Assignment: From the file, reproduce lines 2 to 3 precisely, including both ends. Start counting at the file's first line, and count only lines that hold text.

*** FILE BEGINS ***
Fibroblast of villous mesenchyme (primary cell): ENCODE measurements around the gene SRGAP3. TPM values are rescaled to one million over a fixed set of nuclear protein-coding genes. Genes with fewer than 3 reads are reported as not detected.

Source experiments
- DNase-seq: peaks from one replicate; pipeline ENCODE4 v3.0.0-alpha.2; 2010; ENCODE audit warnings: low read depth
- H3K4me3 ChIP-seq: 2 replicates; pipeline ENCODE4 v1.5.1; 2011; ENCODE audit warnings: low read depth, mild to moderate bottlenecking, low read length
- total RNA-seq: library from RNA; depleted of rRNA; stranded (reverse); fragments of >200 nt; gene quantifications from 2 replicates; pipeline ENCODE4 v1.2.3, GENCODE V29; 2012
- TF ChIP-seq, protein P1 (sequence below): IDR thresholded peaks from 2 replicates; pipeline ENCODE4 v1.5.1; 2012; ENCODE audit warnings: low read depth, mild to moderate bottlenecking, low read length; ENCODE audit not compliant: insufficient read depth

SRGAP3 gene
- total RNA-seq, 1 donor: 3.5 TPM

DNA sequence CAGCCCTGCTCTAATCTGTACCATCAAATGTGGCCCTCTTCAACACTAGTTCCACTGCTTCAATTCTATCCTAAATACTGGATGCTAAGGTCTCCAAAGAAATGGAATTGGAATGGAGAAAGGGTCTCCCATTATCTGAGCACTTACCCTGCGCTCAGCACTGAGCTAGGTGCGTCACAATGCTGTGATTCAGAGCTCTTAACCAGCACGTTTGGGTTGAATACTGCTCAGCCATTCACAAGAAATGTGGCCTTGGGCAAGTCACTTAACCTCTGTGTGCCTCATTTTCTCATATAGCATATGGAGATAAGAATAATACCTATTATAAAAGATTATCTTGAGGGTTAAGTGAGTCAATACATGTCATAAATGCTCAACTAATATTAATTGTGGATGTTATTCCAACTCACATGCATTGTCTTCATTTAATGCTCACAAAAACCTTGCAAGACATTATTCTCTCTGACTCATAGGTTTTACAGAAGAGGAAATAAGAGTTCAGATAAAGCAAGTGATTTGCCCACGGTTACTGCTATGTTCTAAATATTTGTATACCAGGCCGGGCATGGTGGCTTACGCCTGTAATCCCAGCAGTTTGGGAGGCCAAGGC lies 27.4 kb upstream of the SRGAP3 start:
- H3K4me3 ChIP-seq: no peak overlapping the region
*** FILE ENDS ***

Source experiments
- DNase-seq: peaks from one replicate; pipeline ENCODE4 v3.0.0-alpha.2; 2010; ENCODE audit warnings: low read depth